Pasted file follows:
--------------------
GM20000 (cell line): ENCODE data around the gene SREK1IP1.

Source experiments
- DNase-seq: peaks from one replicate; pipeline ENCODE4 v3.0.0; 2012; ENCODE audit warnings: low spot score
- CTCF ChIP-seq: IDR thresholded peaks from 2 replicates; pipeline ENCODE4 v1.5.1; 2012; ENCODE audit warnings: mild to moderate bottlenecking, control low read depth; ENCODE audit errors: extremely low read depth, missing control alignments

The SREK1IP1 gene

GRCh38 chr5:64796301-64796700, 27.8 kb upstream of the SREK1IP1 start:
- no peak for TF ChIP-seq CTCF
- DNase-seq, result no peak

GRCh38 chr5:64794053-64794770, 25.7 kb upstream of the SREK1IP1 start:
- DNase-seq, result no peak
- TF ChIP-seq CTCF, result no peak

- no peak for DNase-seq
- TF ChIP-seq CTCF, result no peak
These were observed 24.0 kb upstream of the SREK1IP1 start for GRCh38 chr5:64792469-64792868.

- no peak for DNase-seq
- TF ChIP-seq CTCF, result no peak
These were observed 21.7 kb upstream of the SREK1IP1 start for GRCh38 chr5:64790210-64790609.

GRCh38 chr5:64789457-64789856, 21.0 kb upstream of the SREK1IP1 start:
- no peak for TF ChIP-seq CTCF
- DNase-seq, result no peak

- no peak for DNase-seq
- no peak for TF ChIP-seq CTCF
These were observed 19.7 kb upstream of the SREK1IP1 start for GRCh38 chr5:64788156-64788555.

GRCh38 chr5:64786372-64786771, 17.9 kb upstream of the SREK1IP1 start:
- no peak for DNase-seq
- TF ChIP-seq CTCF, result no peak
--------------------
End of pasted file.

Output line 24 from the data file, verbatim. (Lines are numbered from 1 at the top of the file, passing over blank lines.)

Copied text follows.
GRCh38 chr5:64786372-64786771, 17.9 kb upstream of the SREK1IP1 start: